It’s been a busy week for the “death of newspapers” camp. We’ve had Michael Hirschorn’s Atlantic Monthly piece forecasting the demise of The New York Times by May, Jack Shafer weighs in at Slate, James Surowiecki in The New Yorker, Clay Shirky raises some very interesting points, and today Fred Wilson joins the chorus with My Focus Group of One.
A simple Google search for terms like “death of newspapers” or “end of print” will yield millions of results. Some media websites and blogs have “death watch” sections of their sites, ready to ring the bell and announce a new heavyweight champion. Yet we’ve been doing this since the early 1800s–dishing condemnations of past technologies and rushing to announce the incarnation of the next big thing.
Let’s travel back to a brisk morning on March 22nd, 1876. New Yorkers picked up their morning newspapers (yes, print) to discover news of a new form of communication currently being demonstrated in Boston and New York, a novel device that was destined to change the way humans interacted.
On page 4 of The New York Times, the article begins by describing this new device, currently being called the “Telephone,” and the exploring the possibilities “The Telephone could afford humanity.” The writer quickly jumps into a description of the device, which “…somewhat resembles a Morse instrument…with an ear-trumpet and a curious collection of miscellaneous machinery.” As the article continues, we are offered a variety of potential uses for this “instrument,” including the possibility of listening to music or hearing the “cooing voice of a female lecturer,” but as we read on, the writer makes the not-so-obvious point about what people will say about this new technology: “The universal use of the telephone will, of course, be viewed with disapprobation by the sound-producing part of the community, just as the introduction of labor-saving machines was met by the hostility of the laboring classes.” We are warned that “no man will leave his own study” or “will care to go to Fourteenth street and to spend the evening in a hot and crowded building. In like manner, many persons will prefer to hear lectures and sermons in the comfort and privacy of their own rooms, rather than go to the church or the lecture-room.” As these warnings continue, we are told that “…the telephone, by bringing music and ministries into every home, will empty the concert-halls and the churches.”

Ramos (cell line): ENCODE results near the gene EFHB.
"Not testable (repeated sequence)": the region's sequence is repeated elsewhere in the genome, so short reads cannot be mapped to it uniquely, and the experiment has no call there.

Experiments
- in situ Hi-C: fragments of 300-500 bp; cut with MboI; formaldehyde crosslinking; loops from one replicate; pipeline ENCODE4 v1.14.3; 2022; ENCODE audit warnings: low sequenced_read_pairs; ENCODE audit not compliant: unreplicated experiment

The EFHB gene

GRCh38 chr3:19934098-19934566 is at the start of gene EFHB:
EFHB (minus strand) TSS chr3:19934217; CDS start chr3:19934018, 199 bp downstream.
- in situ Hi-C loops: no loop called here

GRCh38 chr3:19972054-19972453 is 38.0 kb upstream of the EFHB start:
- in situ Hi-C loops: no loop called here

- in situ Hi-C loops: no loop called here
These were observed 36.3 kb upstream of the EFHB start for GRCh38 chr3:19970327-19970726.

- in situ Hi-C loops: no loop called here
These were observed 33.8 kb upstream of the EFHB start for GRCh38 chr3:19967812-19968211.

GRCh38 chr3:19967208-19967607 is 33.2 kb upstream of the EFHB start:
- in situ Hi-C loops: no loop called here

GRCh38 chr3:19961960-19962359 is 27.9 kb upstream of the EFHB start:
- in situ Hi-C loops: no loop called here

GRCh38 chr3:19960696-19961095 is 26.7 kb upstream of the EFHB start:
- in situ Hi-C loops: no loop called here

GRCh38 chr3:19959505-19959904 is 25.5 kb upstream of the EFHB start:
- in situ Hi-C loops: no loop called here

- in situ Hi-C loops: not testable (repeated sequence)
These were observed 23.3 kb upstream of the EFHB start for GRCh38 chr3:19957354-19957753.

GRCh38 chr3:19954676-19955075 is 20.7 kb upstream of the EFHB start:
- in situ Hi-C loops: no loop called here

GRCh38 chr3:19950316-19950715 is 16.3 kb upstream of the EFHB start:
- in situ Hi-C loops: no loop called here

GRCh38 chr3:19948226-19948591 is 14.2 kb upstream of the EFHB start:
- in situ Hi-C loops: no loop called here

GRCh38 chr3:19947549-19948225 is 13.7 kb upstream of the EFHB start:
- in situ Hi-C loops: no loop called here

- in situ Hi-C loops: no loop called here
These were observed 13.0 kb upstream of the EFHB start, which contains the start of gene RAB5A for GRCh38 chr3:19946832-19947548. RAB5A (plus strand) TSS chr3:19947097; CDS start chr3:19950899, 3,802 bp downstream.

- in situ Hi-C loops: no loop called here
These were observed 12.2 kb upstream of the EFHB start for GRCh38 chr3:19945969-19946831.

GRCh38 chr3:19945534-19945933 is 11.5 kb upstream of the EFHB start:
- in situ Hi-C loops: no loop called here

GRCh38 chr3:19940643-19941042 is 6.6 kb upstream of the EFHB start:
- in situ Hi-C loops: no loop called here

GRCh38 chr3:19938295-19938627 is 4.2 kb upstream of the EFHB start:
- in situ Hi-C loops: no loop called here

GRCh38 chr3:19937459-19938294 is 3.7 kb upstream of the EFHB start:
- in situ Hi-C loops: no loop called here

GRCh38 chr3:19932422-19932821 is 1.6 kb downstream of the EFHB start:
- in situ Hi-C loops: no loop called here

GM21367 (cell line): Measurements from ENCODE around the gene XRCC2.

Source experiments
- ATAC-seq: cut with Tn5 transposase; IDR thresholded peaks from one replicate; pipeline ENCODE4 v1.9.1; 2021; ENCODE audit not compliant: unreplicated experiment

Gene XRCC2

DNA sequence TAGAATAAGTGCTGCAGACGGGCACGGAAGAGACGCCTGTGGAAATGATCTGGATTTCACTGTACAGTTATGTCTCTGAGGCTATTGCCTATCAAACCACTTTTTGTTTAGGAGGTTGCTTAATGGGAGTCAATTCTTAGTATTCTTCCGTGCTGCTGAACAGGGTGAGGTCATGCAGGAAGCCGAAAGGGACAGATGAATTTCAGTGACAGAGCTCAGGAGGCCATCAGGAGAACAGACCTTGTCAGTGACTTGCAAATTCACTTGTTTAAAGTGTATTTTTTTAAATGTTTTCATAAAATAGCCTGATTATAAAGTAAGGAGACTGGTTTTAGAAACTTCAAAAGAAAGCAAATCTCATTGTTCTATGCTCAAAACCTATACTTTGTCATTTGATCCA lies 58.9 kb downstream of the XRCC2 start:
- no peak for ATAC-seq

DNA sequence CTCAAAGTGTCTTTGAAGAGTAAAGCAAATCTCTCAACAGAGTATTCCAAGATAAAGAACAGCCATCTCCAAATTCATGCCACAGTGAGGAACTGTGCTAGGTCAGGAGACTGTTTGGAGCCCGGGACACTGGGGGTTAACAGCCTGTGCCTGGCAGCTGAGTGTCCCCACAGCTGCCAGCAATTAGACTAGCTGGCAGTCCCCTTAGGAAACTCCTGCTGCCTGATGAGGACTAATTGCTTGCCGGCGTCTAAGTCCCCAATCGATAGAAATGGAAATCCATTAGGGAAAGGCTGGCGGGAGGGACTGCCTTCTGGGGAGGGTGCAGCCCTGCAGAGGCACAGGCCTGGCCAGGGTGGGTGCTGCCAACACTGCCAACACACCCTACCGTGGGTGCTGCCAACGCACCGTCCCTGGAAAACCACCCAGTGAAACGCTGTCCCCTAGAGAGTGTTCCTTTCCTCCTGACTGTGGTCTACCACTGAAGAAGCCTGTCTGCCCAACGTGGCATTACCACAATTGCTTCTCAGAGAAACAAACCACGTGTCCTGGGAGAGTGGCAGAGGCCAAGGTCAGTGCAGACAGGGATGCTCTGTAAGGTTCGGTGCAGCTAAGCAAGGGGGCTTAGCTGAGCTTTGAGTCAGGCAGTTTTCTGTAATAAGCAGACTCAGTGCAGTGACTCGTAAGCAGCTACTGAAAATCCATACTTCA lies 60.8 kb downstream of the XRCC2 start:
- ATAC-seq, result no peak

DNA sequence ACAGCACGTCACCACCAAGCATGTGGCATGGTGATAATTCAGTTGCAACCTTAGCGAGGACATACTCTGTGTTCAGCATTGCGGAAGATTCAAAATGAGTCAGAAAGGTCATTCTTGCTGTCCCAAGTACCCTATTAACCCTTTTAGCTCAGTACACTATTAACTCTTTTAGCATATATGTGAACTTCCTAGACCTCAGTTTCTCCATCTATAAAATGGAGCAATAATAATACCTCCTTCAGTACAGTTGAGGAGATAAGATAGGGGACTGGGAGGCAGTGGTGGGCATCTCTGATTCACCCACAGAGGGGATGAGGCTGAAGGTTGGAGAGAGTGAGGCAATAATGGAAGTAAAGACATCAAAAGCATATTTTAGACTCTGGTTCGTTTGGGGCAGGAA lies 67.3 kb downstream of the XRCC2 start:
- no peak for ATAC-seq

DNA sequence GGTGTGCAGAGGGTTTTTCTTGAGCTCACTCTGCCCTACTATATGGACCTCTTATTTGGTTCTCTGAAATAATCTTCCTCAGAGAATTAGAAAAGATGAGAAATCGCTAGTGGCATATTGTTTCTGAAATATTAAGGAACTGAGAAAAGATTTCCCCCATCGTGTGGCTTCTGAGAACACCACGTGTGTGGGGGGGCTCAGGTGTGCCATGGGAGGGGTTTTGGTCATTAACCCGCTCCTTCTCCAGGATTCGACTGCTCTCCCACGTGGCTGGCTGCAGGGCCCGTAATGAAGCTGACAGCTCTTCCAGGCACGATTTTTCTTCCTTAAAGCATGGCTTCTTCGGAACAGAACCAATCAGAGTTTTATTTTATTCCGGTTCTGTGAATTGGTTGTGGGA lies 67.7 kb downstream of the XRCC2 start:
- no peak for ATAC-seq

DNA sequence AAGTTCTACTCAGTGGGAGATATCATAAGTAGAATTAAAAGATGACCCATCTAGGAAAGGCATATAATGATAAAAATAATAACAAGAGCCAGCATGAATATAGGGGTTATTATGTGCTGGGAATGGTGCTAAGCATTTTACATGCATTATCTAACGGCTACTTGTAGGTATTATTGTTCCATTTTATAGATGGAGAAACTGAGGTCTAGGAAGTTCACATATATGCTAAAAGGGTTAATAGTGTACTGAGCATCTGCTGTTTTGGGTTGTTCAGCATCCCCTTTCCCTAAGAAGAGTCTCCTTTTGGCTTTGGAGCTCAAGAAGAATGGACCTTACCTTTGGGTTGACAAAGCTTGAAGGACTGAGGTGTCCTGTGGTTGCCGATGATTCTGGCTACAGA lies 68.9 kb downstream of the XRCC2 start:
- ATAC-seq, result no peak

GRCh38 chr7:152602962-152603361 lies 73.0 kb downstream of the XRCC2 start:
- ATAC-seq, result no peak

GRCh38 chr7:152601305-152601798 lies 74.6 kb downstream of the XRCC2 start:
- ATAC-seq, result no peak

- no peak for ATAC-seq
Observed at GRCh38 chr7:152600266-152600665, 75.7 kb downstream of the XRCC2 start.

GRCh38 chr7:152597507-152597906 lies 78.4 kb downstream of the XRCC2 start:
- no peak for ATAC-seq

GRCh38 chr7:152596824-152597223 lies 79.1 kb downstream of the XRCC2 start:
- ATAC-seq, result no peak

Pretty dramatic. No?
A little over a year later, on November 7, 1877, on page 4 of The New York Times sits an article entitled “The Phonograph,” which opens with a very familiar vision: “The telephone was justly regarded as an ingenious invention when it was first brought before the public, but it is destined to be entirely eclipsed by the new invention of the phonograph. The former transmitted sound. The latter bottles it up for future use….With the aid of the phonograph, sermons can be stored away in the cellar, to be brought out years hence with their tones unimpaired by age.”
The writer makes a noble attempt to explain the technology behind the this new invention, and then goes on to state the obvious, again: “It is evident that this invention will lead to important changes in our social customs. The lecturer will no longer require his audience to meet him in a public hall, but will sell his lectures in quart bottles, at fifty cents each.” The writer continues, with the claim that “…there is good reason to believe that if the phonograph proves to be what its inventor claims that, both book-making and reading will fall into disuse. Why should we print a speech when it can be bottled, and why would [the next generation] learn to read when some skillful elocutionist merely repeats a novel aloud in the presence of a phonograph. Instead of libraries filled with combustible books, we shall have vast storehouses of bottled authors.”
Accusations of people “never leaving their house again” or books and the written word “ceasing to exist” didn’t start with the telephone or the phonograph. These assumptions come with each new invention or technology. Printing presses, telephones, telegraphs, phonographs, radios, moving images–are all born into a world where their antiquated predecessors are soon-to-be deceased forms of information delivery. They are the new, and the old will have no place in this novel world. That is, until the next thing comes along.
The way we tell stories and consume content inevitably changes with the birth of these new technologies. The voice of the predecessor doesn’t instantly die when a new form of communication arrives, it begins to morph and adapt to the changing climate, or as the current pundits aptly predict, it won’t survive. But take a 10,000 foot view–we’re just in the infancy of this wonderful melded form of journalism and media, where each form of broadcast borrows from the other as a method of storytelling. We’re not going to wake up tomorrow to find out that newspapers no longer exist. Yes, in the long run, a large contingent won’t survive, and the ones that do will tell stories very differently than they do today, carving out a new, ever-changing narrative. But this evolutionary process is going to take time. History tells us so.